How evident it is that the forward-looking spirit is the gift of Christ and the purchase of his death! The world never had it before his coming, except where prophecy had spoken of him. And we should be pessimists, like Cicero and Seneca, but for Christ. Our God is the God of hope. Jesus in us turns our faces to the future. I bid you then look forward. Look forward to work with Christ. I do not say to work for Christ, though that is something to look forward to, but to work with Christ, who has admitted you into partnership with himself, who has promised to direct and help and cheer you all your way,—nay, who never leaves you for an instant, and who only asks you to keep close to him and to put in what strokes you can while he hews the way for himself and for you through the thick of the battle. Take Christ's words for yours then and say: "I must work the works of him that sent me while it is day." We must look forward to suffering with Christ also. But Paul counted that an honor and a sign of fellowship with the Lord : "To you it hath been granted "—as a special privilege and favor—" not only to believe on him, but to suffer in his behalf." And when we think that this suffering " works for us more and more exceedingly an eternal weight of glory," we can say with the poet: "I can do all things, or can bear all suffering, if my Lord be there."
Do you remember Jesus' words: "I have a baptism to be baptized with, and how am I straitened till it be accomplished "? Do you remember how he pressed on toward Jerusalem to suffer, with so majestic a mien that his disciples were amazed and afraid? Ah, there was something beyond the suffering. It was the redemption of our souls, victory over sin and death, the making known of God's love and grace to the universe. "For the joy that was set before him he endured the cross." So we too look forward. No losing battle, but the certainty of triumph is before us. The attainment of a perfect character within and the complete establishment of God's kingdom without—these are the things we seek, these are the things that shall assuredly be ours. And to victory with Christ shall be added rest with Christ. "If I still hold closely to him, what hath he at last ?' Sorrow vanquished, labor ended, Jordan passed ' "—" things which eye saw not, and ear heard not, and which entered not into the heart of man, whatsoever things God prepared for them that love him."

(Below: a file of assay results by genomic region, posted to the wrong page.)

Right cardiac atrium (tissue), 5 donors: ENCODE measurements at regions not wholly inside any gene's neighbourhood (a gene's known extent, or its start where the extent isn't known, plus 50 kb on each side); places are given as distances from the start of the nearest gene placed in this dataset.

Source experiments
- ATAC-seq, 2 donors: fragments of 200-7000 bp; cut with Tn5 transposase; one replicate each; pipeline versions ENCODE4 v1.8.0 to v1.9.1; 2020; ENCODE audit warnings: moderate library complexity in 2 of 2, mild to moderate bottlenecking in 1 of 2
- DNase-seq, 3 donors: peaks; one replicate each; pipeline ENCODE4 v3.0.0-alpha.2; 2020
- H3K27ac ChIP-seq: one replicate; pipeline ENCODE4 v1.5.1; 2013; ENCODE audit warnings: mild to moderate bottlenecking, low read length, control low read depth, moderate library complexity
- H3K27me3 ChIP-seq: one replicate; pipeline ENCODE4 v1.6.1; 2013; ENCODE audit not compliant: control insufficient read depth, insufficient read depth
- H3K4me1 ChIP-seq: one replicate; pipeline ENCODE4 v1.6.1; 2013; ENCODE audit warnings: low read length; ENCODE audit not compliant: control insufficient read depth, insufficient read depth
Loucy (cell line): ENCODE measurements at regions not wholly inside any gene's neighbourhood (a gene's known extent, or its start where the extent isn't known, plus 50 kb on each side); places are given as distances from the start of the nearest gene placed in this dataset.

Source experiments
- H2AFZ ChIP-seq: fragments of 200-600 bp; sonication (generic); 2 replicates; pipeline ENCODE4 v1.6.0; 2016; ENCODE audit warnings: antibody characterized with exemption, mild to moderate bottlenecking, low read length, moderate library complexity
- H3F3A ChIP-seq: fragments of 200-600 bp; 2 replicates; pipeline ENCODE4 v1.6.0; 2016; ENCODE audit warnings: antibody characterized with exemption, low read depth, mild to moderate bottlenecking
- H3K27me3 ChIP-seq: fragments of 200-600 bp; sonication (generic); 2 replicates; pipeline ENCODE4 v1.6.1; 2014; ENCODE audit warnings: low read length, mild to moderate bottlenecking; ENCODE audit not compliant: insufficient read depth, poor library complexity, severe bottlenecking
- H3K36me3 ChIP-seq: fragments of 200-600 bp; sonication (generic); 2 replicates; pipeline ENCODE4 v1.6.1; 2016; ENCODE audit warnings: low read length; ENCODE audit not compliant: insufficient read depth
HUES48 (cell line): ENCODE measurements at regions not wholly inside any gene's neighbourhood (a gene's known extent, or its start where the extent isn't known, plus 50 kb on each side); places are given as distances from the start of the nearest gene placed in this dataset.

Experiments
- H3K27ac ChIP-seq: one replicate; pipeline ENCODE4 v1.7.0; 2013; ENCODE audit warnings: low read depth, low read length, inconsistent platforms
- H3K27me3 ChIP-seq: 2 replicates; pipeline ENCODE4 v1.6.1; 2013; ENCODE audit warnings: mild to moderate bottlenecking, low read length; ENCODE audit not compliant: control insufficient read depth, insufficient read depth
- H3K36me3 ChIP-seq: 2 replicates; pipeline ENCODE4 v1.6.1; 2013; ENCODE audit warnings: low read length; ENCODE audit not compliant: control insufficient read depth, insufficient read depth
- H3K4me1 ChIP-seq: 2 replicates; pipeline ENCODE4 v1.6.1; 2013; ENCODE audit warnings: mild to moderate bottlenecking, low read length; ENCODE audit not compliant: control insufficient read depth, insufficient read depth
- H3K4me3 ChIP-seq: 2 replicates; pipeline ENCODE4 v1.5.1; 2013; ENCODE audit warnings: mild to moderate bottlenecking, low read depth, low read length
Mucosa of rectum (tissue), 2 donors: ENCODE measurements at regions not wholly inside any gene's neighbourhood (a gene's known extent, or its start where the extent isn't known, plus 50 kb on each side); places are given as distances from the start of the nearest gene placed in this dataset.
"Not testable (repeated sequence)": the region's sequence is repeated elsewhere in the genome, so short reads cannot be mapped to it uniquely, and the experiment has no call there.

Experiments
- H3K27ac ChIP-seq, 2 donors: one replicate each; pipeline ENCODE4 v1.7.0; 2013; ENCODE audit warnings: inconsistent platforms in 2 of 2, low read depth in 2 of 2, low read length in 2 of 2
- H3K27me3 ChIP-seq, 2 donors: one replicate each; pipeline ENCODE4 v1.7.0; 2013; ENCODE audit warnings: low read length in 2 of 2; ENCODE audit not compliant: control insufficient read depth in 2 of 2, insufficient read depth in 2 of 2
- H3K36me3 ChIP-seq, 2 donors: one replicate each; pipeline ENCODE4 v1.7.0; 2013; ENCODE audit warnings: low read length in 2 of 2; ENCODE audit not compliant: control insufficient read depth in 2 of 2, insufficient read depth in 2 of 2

When Arnold of Rugby was entreated by his friends to rest he only said: "Shall I not rest in the grave?" We shall have time on the eternal hills, in the sunshine of God, to sit down and review the past. But now is the time for work ; the harvest waits the sickle ; men are dying, and we are to carry to them healing, life, salvation, Christ,—before they die forever. Let us, with John Bunyan, make our last day our company-keeper. Let us remember the judgment-bar, before which we shall give account. God grant that we may not only be pure from the blood of all men, but that we may be among those who have turned many to righteousness
and who shall shine like the stars forever and ever. You go to the east and to the west, to the north and to the south. The whole diameter of the earth will separate you. But in one Spirit you will still have access to the common Father, and the one living omnipresent Lord who dwells in every heart will still bind you indissolubly together. And at last from your graves among the heathen, or from sudden death in Christian lands, you shall come into the visible presence of your Lord, shall be admitted to his joy, and shall see how more than justified was all your "looking forward."
When we reach the shore at last,
Who shall count the billows past?